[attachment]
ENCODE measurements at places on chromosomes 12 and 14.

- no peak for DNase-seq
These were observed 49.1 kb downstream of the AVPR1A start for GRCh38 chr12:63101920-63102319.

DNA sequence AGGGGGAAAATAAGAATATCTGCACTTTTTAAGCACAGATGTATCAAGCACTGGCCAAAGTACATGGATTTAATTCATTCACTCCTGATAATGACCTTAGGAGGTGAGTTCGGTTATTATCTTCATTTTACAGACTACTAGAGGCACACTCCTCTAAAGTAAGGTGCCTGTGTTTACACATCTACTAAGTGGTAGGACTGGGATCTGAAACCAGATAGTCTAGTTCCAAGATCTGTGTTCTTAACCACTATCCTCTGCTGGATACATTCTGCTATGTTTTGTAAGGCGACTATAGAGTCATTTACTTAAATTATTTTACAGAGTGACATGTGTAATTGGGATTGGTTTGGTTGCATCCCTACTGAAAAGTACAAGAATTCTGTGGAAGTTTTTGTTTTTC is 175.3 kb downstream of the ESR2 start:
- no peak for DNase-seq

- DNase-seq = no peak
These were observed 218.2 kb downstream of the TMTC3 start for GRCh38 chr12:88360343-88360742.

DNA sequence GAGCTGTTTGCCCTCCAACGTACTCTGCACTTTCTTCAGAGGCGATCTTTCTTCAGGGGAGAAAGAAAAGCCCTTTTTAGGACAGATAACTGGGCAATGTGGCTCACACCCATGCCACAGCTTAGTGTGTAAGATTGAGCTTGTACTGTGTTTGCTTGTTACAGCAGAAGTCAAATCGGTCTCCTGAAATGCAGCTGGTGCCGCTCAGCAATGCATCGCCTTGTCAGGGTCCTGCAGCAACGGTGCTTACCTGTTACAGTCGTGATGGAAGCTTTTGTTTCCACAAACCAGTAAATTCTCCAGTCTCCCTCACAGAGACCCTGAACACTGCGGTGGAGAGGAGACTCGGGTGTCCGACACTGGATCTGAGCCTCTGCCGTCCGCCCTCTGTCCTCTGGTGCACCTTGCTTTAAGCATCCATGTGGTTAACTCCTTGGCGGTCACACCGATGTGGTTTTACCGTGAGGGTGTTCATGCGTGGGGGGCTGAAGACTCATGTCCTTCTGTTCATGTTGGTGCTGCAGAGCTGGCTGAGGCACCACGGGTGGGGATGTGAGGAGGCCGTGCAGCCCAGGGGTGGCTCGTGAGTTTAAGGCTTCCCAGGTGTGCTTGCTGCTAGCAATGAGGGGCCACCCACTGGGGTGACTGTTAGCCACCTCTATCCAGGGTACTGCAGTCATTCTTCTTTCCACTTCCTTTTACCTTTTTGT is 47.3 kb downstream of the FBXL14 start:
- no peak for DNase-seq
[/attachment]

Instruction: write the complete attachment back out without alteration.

ENCODE measurements at places on chromosomes 12 and 14.

- no peak for DNase-seq
These were observed 49.1 kb downstream of the AVPR1A start for GRCh38 chr12:63101920-63102319.

DNA sequence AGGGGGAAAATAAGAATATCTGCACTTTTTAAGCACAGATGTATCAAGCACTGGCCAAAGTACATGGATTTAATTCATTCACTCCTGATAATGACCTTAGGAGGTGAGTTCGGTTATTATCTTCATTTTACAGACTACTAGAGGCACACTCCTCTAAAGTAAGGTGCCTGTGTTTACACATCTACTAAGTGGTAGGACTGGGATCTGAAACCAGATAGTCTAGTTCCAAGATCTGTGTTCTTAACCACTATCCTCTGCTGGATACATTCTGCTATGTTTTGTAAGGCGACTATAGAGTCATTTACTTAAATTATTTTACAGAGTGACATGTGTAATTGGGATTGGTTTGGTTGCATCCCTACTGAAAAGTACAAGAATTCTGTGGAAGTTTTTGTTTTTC is 175.3 kb downstream of the ESR2 start:
- no peak for DNase-seq

- DNase-seq = no peak
These were observed 218.2 kb downstream of the TMTC3 start for GRCh38 chr12:88360343-88360742.

DNA sequence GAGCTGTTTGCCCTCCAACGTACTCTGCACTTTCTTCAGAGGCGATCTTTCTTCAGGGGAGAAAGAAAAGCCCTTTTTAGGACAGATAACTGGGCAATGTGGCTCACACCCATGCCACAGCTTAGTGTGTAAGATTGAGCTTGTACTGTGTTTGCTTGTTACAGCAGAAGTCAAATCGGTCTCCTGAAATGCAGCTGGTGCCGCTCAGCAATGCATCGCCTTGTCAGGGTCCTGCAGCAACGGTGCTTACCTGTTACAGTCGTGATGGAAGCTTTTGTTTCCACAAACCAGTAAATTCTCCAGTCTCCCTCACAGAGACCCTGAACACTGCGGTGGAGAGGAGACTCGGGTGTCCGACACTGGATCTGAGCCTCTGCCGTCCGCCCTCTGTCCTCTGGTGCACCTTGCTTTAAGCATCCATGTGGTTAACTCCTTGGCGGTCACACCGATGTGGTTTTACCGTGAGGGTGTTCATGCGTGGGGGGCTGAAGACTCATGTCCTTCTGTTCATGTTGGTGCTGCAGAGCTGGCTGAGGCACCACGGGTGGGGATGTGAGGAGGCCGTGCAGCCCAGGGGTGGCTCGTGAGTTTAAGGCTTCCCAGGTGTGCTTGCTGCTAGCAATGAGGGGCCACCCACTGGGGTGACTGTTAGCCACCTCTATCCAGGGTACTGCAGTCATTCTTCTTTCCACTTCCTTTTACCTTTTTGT is 47.3 kb downstream of the FBXL14 start:
- no peak for DNase-seq